The Parshah of Teshuvah
This week's Parshah, Nitzavim, is called the Parshah of Teshuvah. Moshe realizes that he is about to take leave of his beloved nation, and he wishes to instill within them his most important message, namely, that if they falter in their faith or their observance of the Torah, they are given a chance to return, to do Teshuvah.
"And when all these happen to you, the blessing and the curse And you will consider them in your heart Then you will return to the L-rd your G-d and you will obey Him you and your children, with all your heart and with all your being." (Nitzavim, 30:1-2)
This will trigger a response from G-d:
"And G-d will return your captivity and have mercy on you; And He will return and gather you from all the nations into whose midst He scattered you." (Nitzavim, 30:3)
And again the linked movements, as in a dance:
"And you will return and you will obey Hashem and do all His commands." (Nitzavim, 30:8)
Which will elicit another G-dly response:
"And G-d will give you abundance in everything you do: in children, in cattle, in the produce of your land, for good, because He will return to rejoice over you for good, as He rejoiced over your ancestors." (Nitzavim, 30:9)
According to the RAMBAM, one of the main ingredients of Teshuvah is "Viduy," Confession before G-d (Maimonides, Hil. Teshuvah, 2:2). The climax of Viduy is on Yom Kippurim, where we find numerous repetitions of both the:
"Al Chet," "(Forgive me for this and that) sin" Portion, where we ask G-d for forgiveness for a catalogue of sins, consisting of at least fifty two (possibly fifty eight, depending how one counts) and also the
"Ashamnu," "We have sinned" Section, where we admit culpability for twenty two categories of sin, arranged according to the Aleph-Bais.
For a long time, it bothered me how it would be possible for anyone, even the most wicked person in the world, to commit so many sins! Even if that individual would devote his life to the project of distancing himself from his Maker by violating all of His commands, I think it would be extremely difficult to "accomplish" that "goal."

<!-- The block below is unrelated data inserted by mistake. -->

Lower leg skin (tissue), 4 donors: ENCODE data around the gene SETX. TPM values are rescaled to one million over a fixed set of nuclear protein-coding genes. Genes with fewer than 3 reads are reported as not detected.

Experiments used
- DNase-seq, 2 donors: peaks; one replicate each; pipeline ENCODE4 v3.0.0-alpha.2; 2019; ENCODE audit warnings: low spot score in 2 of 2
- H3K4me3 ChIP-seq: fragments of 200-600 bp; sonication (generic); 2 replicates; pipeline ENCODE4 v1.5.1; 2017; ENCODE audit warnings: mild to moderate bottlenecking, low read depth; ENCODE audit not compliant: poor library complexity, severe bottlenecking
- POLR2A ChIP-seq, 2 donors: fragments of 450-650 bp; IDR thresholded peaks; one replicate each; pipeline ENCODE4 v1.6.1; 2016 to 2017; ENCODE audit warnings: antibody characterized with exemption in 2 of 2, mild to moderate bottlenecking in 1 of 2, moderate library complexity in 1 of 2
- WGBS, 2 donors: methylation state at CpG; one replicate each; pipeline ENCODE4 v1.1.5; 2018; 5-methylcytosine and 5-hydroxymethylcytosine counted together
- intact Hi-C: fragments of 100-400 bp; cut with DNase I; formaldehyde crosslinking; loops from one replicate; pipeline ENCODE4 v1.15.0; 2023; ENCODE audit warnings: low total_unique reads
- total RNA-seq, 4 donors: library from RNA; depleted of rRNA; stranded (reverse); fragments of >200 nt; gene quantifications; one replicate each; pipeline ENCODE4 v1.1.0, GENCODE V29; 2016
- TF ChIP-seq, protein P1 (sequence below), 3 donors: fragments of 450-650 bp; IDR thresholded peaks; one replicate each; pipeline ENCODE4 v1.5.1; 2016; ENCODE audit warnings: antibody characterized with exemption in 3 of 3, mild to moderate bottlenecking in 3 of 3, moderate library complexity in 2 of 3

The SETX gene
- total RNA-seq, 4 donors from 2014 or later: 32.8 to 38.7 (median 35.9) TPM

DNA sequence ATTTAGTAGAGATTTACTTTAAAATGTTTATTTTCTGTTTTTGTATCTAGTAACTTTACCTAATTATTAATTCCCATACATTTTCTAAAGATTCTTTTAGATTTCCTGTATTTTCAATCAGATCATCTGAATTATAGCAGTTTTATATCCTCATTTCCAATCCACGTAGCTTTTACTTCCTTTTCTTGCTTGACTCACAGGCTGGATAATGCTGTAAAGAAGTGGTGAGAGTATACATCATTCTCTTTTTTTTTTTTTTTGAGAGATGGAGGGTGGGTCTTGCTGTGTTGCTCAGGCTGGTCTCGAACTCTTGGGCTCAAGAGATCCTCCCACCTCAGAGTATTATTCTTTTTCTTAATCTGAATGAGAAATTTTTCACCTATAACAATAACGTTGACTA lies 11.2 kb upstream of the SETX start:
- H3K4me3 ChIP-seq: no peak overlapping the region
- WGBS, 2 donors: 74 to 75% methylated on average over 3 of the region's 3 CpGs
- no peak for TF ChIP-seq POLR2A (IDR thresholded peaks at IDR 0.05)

How then can we come before the King of Kings about whom King David says "Behold, you desire truth in our inward parts," (Tehillim, 51:8) on the holiest day of the year, and lie to Him? Would it not be more truthful, and more meaningful, to confess to sins we remember having actually done?
I think there are at least three possible answers to the above question:
"And you shall not follow your heart, nor your eyes, which are guiding you to be immoral." In the area of "dimyon," imagination or fantasy, it is quite likely that each individual has been in all the forbidden areas.
And, in the realm of "peulah," action or deed, there are many which might not qualify as actual sins, but are in the (light or even dark) gray areas.
As King David said, " And my sin is forever before me." We have to concentrate on these sins, the ones we "own," or perhaps more accurately, the one(s) that "own" us, and work on breaking those bonds of "ownership."
This is important, because it indicates that at least the "Ashamnu" Section, and probably also the "Al Chet" Sections are confessions in behalf of the entire Community of Israel, as indeed, the third Confession of the High Priest was in behalf of the whole House of Israel. And unfortunately, from that perspective, there is little doubt that every last one of the sins mentioned is spoken for.
Thus, far from bringing a falsehood before the Almighty's Throne of Justice, we are attempting to do a thorough inspection, as for "Chametz" before Pesach, using "the lamp of G-d, the human soul, to search out all of our inward parts."
We confess for excessive, inappropriate fantasy and for acts which were related, albeit distantly, to the main categories of sin. We confess for our own sins, which are, or should be, always before us. And we confess as part of, and in behalf of, the entire Community of Israel.
And we dare to hope that in the merit of our three-fold Teshuvah, and in recognition of our long Exile, that the Ribbono shel Olam, the Master of the Universe, "Who with great wisdom conducts the passage of time," do for us what we ask in the Selichot Prayers, "Ata Takum TeRachem Zion, Ki Es L'Chenena, Ki Va Moed," "Arise and have mercy on Zion, for her time for Divine grace has come, for the appointed season has arrived."
Rabbi Pinchas Frankel
Rabbi Frankel is an Educational Coordinator at the OU[http://188.8.131.52/footer.html]